Bombing in hotel parking lot kills at least 4 in SW Pakistan

ABDUL SATTAR AND MUNIR AHMED
·3-min read

QUETTA, Pakistan (AP) — A powerful bomb exploded in the parking area of a luxury hotel in the southwestern Pakistani city of Quetta on Wednesday, killing at least four people and wounding at least nine others, police said.

Security forces rushed to the Serena hotel and no one was being allowed to go near the site of the blast. Police said rescuers transported victims to nearby hospitals. Footage on Pakistan news channels showed burning cars.

Hours after the attack, the Pakistani Taliban in a statement claimed responsibility, saying it was a suicide attack. The Pakistani Taliban, or Tehreek-e-Taliban Pakistan, is a separate insurgent group from the Afghan Taliban.

Senior police official Azhar Akram said officers were trying to determine whether the bomb was planted in a vehicle that was parked in the hotel’s parking lot. He provided no further details, saying police were still investigating. Other security officials said the bomb exploded minutes after a car entered the parking lot, and authorities were investigating to determine whether it was a suicide attack.

Wasim Beg, a spokesperson at the provincial health department, said four people died and 12 were wounded in the bombing.

It was unclear who was behind the attack. Southwestern Baluchistan province is the scene of a long-running insurgency by secessionist groups like the Baluchistan Liberation Front and the Baluchistan Liberation Army. They have for decades staged attacks to press their demands for independence. The Pakistani Taliban and Islamic State group also have a presence there.

No one immediately claimed responsibility for the attack in the provincial capital.

Pakistan’s Interior Minister Sheikh Rashid Ahmed quickly blamed neighboring India for the hotel bombing, although he provided no evidence to back up the allegation. He told a Pakistani Geo news channel that Pakistan had only one enemy and it was neighboring India, which he alleged was behind the bombing. Ahmed said they had received intelligence about possible attacks in the capital, Islamabad and elsewhere and the information had been shared with relevant authorities to beef up security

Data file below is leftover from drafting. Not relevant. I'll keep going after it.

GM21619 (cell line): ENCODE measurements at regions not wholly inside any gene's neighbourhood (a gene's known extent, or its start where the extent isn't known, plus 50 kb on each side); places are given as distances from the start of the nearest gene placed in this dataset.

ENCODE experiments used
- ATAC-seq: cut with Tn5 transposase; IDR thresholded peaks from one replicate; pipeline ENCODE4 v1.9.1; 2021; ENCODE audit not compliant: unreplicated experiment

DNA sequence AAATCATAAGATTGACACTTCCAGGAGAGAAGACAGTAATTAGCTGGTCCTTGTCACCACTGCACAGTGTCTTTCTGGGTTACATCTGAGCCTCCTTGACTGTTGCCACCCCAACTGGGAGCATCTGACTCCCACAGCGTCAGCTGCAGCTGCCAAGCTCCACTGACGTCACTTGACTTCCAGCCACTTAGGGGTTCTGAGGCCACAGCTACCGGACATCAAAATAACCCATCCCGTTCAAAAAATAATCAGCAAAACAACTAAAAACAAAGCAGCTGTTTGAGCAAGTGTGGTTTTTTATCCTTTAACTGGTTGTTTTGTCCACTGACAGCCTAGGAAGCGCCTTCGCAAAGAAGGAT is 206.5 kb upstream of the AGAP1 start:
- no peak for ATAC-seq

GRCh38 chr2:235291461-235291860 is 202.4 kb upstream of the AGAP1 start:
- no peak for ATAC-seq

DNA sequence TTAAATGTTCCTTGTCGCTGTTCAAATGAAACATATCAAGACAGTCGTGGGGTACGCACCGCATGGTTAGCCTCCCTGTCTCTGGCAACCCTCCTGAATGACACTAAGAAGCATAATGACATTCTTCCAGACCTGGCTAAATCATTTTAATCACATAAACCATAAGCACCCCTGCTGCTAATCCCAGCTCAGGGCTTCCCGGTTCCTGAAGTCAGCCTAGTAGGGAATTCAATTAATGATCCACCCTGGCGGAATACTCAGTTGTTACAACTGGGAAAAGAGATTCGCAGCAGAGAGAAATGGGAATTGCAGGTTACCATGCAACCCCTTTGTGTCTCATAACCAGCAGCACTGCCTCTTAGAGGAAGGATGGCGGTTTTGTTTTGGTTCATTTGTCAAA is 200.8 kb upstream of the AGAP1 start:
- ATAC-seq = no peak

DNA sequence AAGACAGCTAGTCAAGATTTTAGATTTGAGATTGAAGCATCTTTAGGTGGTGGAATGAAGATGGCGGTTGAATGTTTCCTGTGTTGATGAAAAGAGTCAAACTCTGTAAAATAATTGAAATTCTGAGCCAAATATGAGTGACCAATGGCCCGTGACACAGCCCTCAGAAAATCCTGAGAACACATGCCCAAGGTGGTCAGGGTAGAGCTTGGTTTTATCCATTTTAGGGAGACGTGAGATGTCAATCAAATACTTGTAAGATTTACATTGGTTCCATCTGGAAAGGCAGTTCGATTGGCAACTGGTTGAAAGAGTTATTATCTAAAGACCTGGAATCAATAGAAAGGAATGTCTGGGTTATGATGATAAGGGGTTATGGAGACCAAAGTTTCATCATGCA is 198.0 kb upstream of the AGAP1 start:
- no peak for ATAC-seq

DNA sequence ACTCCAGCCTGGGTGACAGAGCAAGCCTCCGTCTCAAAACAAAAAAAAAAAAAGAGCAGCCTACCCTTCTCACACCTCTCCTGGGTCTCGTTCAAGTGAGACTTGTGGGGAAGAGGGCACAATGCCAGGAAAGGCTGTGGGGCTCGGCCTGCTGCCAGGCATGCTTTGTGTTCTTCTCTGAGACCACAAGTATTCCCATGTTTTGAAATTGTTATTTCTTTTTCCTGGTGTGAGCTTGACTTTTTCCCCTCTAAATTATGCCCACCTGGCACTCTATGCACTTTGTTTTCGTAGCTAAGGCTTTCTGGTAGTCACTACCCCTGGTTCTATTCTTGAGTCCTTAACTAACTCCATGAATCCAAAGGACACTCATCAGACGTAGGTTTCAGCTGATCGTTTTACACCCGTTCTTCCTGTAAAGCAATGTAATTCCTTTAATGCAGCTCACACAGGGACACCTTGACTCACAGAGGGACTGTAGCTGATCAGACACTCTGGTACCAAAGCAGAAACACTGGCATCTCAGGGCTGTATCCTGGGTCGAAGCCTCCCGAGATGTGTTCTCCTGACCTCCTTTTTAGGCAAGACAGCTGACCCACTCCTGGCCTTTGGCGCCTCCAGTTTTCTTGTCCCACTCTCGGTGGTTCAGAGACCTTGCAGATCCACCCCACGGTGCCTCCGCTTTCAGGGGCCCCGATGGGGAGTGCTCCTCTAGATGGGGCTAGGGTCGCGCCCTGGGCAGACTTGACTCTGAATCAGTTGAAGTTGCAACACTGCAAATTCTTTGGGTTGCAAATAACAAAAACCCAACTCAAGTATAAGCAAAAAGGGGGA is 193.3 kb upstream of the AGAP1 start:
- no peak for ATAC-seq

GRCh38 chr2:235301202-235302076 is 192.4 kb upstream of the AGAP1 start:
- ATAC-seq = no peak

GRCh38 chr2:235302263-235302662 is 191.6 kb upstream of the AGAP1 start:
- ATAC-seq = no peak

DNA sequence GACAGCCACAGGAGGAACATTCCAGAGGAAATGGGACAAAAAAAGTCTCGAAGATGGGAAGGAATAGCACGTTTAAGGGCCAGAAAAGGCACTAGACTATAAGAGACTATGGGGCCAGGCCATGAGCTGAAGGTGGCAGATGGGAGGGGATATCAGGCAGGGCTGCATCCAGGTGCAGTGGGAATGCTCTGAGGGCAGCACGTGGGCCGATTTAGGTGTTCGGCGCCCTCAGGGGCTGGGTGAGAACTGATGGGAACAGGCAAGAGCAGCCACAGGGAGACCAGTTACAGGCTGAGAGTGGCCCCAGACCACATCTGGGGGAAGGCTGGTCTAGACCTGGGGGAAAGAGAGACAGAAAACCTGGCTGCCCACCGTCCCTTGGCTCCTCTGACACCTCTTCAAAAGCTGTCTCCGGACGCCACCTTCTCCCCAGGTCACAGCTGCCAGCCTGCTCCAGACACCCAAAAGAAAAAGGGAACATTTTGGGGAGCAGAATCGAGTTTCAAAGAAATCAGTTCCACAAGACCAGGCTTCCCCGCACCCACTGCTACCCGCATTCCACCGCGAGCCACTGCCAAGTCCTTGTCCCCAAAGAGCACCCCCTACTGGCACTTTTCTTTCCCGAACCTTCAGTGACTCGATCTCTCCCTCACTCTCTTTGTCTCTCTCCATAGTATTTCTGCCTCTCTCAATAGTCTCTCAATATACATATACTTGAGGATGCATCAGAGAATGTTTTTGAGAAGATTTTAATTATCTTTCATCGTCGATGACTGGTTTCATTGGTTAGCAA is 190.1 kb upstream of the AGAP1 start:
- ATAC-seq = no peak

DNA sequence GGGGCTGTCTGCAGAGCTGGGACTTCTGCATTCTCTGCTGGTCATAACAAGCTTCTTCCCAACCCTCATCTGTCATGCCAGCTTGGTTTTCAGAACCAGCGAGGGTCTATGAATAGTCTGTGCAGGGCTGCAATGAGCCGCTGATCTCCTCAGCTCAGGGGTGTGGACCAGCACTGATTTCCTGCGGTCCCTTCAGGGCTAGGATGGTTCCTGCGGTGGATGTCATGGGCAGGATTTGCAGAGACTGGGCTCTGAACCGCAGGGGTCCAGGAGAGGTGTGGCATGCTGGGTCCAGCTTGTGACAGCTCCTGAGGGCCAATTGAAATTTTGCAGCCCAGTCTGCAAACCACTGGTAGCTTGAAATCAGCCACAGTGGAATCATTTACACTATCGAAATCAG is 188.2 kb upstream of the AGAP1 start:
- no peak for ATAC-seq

Liaquat Shahwani, a provincial government spokesman, called the attack an act of terrorism. “Terrorists want to disrupt peace in Baluchistan. Those who don't want to see progress and prosperity in the Baluchistan province are responsible for this act of terrorism."

Jam Kamal Khan, chief minister in Baluchistan, took to Twitter to condemn the bombing. Pakistan Information Minister Fawad Chaudhry said authorities were investigating and a statement would be issued later.

Baluchistan’s Home Minister Ziaullah Langove said Chinese Ambassador Nong Rong was staying at the hotel at the time of the bombing but it was unclear what the motive was behind the attack. He said no guests were hurt but that a police officer was among four people who died in the attack.

The hotel is frequented by foreigners as it is the city's only luxury hotel and is considered safe.

Arbab Kamran Kasi, a doctor at Quetta's main hospital, said about a dozen wounded were being brought their and they declared an emergency at the hospital to handle victims.

The bombing in Quetta came hours after Pakistan and neighboring Iran opened a new border crossing point in Baluchistan to improve trade and economic relations. Baluchistan shares a border with Iran and Afghanistan.

The Pakistani Taliban have been targeting the military and civilians across the country since 2001, when this Islamic nation joined the U.S.-led war on terror following the Sept. 11 attack in the United States. Since then, the insurgents have declared war on the government of Pakistan and have carried out numerous attacks. Pakistan’s militant groups are often interlinked with those across the border in Afghanistan.

Pakistan has nearly completed a fence along the border with Afghanistan, which Islamabad says is necessary to prevent militant attacks from both sides. Pakistan and neighboring Afghanistan often accuse each other of turning a blind eye to Islamic militants operating along the porous frontier.

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Associated Press journalist Abdul Sattar reported this story in Quetta and AP writer Munir Ahmed reported from Islamabad.